Combined approach for the treatment of hypertension and dyslipidemia: the case of the polypill

In cardiovascular disease (CVD) prevention, a number of medications are used long term. These include antiplatelet agents, b-blockers, angiotensin-converting nzyme (ACE) inhibitors, other blood pressure (BP)-lowering agents, and statins. All are clearly proven to reduce mortality and recurrent events and so are recommended for routine use. The benefits of these drugs have been proven in secondary prevention and among those with elevated BP or with diabetes. However, many patients with indications for such therapies are either not prescribed these medications or are unwilling to use these agents long term, either singly or in combination. It is easier for physicians to prescribe a single pill that contains several effective compounds and easier for patients to adhere to such combination-pill therapy, as compared with taking several pills daily. It would be expected that a combination pill (otherwise called a polypill) would be as effective as using each of the components separately. Two papers published over 15 years ago introduced the concept of the polypill. One posited the idea that the collective effects of taking these four agents, each of which has been proven in clinical trials to reduce the risk of CVD by about 20% to 25% in individuals with previous CVD, would lead to a large reduction in CVD (eg, by 75% to 80%).1 A second series of papers elegantly argued that a polypill with a combination of several low-dose BP-lowering agents combined with a statin (and aspirin and folate; these two have no clear proof of evidence in primary prevention although aspirin clearly works in secondary prevention) could also reduce CVD in primary prevention by up to 80% when used widely in a population over 55 years of age.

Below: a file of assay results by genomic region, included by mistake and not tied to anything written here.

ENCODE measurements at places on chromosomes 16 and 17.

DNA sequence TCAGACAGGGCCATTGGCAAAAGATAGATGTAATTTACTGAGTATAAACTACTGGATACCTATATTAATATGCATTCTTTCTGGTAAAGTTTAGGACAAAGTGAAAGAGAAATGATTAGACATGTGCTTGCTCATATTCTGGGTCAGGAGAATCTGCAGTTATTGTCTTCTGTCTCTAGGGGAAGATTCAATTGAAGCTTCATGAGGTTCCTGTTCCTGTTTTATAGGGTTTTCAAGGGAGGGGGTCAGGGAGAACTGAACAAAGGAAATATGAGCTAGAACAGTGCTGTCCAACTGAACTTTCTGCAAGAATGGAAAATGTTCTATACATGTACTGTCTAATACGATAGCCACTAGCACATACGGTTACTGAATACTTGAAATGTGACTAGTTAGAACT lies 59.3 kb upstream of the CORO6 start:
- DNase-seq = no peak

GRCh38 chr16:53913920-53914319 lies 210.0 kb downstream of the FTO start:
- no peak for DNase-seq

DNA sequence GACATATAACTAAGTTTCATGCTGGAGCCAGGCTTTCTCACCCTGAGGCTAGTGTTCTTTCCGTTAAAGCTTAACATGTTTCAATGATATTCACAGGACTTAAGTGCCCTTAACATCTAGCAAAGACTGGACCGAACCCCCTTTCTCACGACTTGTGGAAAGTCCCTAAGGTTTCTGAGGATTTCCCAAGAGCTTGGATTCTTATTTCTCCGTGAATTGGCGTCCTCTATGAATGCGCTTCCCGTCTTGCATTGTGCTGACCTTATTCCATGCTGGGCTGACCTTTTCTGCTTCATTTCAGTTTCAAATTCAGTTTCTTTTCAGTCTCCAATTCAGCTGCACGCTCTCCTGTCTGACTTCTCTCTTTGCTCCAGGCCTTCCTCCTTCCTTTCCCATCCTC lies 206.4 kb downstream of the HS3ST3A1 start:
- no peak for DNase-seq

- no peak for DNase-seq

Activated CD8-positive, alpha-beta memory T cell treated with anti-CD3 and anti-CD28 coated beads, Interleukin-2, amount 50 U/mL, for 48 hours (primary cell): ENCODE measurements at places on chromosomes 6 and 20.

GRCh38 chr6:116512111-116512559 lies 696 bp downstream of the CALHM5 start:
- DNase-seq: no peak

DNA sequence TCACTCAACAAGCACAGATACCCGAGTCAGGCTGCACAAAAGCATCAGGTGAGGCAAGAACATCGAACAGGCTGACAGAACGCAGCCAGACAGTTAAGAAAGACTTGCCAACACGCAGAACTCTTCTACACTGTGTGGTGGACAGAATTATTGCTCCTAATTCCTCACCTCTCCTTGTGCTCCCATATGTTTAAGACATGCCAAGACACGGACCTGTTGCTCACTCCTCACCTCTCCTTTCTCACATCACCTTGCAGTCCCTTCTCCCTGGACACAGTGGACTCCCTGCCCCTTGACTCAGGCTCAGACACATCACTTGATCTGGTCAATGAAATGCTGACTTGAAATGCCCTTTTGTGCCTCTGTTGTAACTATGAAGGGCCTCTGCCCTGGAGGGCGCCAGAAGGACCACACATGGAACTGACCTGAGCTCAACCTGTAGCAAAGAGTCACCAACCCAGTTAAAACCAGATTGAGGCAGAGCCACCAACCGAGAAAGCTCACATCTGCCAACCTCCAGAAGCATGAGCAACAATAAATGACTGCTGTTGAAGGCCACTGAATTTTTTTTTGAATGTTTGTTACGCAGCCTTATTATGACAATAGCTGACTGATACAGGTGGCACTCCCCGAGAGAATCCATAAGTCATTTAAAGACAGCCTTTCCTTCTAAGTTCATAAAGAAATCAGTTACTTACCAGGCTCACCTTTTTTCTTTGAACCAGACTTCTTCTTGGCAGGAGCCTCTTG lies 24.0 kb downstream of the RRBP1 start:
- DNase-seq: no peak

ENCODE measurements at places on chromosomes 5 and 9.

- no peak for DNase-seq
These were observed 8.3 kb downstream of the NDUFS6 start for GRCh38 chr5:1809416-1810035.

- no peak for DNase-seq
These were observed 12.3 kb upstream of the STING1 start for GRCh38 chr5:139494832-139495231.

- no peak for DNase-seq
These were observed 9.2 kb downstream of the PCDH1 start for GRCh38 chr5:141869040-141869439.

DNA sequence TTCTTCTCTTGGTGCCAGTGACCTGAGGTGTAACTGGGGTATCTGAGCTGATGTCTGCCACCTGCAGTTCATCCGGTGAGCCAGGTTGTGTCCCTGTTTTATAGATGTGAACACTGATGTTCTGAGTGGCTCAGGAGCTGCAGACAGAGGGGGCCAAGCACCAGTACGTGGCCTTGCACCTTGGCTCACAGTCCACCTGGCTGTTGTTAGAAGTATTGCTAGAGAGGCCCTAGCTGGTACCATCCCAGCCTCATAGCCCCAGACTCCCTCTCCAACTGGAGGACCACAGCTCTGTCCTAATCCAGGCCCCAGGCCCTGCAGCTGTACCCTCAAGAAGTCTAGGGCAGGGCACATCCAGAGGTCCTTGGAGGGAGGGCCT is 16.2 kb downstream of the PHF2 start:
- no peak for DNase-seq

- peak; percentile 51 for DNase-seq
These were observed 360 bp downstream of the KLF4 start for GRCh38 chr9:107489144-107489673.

Medicographia n°140

Combined approach for the treatment of hypertension and dyslipidemia